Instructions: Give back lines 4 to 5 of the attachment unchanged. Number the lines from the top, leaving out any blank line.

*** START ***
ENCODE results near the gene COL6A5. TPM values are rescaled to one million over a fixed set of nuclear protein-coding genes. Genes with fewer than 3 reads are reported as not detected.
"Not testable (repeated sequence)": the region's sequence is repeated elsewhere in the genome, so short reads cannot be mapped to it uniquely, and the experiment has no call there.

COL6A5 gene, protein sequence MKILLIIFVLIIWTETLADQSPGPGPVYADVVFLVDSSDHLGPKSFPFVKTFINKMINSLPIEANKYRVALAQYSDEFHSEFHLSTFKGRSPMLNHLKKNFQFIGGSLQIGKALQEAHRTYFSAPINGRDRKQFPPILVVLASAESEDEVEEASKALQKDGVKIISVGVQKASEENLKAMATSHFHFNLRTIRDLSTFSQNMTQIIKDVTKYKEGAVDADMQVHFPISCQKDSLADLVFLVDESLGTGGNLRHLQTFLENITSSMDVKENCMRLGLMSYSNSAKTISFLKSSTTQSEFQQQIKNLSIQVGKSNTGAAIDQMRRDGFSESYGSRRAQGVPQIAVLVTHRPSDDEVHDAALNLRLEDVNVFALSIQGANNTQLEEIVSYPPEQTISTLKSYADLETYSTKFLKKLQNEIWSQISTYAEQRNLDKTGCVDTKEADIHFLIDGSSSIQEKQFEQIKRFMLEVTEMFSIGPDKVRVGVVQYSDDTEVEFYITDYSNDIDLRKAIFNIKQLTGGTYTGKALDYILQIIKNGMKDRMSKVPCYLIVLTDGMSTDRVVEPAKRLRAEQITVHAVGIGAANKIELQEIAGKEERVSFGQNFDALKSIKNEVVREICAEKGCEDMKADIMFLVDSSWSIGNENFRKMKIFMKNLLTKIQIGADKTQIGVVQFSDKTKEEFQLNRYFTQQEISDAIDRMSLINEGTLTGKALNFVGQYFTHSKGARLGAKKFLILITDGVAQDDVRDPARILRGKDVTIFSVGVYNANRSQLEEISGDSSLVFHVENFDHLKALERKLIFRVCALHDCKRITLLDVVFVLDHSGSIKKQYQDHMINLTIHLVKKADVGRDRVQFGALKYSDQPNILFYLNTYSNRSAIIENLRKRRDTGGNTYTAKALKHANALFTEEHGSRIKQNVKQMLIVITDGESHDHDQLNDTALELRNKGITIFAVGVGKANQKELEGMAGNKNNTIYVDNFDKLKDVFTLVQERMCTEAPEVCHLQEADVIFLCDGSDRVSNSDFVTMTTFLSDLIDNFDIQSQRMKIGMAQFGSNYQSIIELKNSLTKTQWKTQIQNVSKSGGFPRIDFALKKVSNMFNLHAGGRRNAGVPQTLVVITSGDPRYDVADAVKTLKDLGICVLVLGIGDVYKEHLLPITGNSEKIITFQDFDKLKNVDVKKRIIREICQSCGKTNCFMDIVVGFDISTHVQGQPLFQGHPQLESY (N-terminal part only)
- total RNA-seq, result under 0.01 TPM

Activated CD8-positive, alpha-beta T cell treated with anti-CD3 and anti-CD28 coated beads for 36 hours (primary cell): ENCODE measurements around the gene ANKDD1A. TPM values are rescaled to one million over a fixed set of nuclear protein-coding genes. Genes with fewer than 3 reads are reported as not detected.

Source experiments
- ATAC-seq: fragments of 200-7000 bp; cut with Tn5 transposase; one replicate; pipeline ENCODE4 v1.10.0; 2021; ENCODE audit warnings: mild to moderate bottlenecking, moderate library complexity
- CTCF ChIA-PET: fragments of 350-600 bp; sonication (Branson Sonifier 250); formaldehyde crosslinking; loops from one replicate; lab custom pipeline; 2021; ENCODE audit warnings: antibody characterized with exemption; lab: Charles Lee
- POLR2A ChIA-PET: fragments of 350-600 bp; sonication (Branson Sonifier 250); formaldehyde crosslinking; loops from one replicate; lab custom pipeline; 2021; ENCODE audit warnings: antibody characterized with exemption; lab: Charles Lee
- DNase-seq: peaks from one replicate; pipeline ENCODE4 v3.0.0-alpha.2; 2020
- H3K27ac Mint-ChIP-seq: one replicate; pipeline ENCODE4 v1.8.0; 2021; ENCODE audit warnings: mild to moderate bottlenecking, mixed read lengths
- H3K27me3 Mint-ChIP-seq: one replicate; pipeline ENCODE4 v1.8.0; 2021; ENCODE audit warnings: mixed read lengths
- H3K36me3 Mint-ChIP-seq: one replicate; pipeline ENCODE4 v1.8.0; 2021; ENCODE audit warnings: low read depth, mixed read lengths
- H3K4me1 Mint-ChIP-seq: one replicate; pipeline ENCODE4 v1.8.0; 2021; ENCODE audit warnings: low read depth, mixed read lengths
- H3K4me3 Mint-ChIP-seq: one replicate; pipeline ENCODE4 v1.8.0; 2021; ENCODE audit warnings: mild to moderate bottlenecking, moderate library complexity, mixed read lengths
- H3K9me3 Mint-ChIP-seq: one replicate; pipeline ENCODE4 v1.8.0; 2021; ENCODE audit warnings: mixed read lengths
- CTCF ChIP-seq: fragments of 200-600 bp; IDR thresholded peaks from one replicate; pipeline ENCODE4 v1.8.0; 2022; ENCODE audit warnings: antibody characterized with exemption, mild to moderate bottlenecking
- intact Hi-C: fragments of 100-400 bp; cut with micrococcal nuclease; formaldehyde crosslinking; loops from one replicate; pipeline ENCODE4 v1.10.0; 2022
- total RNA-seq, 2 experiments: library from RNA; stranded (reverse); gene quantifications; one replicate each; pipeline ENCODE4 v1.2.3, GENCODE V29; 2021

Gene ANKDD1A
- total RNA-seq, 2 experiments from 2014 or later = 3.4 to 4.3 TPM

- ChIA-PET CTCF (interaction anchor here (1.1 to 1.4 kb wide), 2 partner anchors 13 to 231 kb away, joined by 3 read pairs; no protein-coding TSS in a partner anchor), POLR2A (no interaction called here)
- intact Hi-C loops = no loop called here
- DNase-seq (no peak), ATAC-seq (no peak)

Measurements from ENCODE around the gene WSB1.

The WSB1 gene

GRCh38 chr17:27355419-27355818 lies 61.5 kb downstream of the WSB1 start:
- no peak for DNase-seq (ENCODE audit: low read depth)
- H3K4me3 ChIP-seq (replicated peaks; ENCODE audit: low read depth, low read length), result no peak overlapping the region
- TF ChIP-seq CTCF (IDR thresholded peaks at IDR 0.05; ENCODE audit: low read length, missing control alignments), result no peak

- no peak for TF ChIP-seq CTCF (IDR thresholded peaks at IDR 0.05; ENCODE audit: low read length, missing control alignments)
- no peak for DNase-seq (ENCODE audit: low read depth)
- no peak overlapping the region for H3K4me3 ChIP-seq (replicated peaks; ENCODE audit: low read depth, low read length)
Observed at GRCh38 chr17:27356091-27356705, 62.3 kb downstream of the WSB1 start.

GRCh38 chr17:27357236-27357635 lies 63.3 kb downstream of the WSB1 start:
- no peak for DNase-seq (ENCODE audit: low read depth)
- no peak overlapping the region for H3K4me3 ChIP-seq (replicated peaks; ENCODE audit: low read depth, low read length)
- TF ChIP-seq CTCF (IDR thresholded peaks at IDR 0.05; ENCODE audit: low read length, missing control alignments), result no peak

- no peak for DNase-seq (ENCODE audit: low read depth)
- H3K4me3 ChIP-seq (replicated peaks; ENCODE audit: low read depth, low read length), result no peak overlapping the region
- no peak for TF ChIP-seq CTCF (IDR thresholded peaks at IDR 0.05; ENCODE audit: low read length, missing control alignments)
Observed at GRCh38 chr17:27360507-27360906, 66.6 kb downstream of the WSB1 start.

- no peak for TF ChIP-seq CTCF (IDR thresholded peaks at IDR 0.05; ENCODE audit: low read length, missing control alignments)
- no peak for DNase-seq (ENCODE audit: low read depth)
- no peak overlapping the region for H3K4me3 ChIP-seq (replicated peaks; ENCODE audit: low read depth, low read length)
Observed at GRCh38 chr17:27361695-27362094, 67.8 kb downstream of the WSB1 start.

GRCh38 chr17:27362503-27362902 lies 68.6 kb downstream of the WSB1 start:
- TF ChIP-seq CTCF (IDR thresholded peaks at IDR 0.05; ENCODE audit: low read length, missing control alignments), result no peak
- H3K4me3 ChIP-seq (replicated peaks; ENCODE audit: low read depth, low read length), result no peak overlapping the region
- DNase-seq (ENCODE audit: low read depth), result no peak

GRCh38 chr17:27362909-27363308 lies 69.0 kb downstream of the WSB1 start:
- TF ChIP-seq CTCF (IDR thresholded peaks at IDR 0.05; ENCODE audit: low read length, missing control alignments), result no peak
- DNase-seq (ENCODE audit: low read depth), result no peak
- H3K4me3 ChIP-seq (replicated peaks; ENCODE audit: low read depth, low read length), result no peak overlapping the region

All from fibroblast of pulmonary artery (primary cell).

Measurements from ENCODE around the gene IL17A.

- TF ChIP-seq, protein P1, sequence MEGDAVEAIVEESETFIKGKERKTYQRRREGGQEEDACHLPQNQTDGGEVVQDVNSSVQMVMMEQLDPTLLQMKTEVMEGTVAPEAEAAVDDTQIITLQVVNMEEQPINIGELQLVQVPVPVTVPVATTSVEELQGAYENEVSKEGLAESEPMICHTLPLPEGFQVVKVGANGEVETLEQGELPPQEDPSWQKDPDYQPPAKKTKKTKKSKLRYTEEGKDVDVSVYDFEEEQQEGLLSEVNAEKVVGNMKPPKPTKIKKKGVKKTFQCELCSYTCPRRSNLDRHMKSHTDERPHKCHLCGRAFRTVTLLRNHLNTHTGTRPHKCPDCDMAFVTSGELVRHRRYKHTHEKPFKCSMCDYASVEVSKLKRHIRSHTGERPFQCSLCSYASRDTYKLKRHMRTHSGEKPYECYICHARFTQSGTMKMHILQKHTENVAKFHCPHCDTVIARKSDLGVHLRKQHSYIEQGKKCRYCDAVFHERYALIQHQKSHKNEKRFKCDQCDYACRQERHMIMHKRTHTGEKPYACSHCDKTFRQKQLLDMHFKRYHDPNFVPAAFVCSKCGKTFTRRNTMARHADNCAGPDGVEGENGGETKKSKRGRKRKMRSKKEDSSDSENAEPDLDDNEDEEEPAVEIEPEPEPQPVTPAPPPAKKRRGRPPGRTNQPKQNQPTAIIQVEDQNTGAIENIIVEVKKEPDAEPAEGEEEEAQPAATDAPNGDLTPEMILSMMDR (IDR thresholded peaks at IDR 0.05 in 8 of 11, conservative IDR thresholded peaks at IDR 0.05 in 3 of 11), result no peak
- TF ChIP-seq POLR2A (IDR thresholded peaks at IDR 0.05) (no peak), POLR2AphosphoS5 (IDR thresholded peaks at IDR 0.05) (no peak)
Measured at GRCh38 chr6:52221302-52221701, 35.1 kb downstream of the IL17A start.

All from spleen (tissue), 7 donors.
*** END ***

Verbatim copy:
- total RNA-seq, result under 0.01 TPM

Activated CD8-positive, alpha-beta T cell treated with anti-CD3 and anti-CD28 coated beads for 36 hours (primary cell): ENCODE measurements around the gene ANKDD1A. TPM values are rescaled to one million over a fixed set of nuclear protein-coding genes. Genes with fewer than 3 reads are reported as not detected.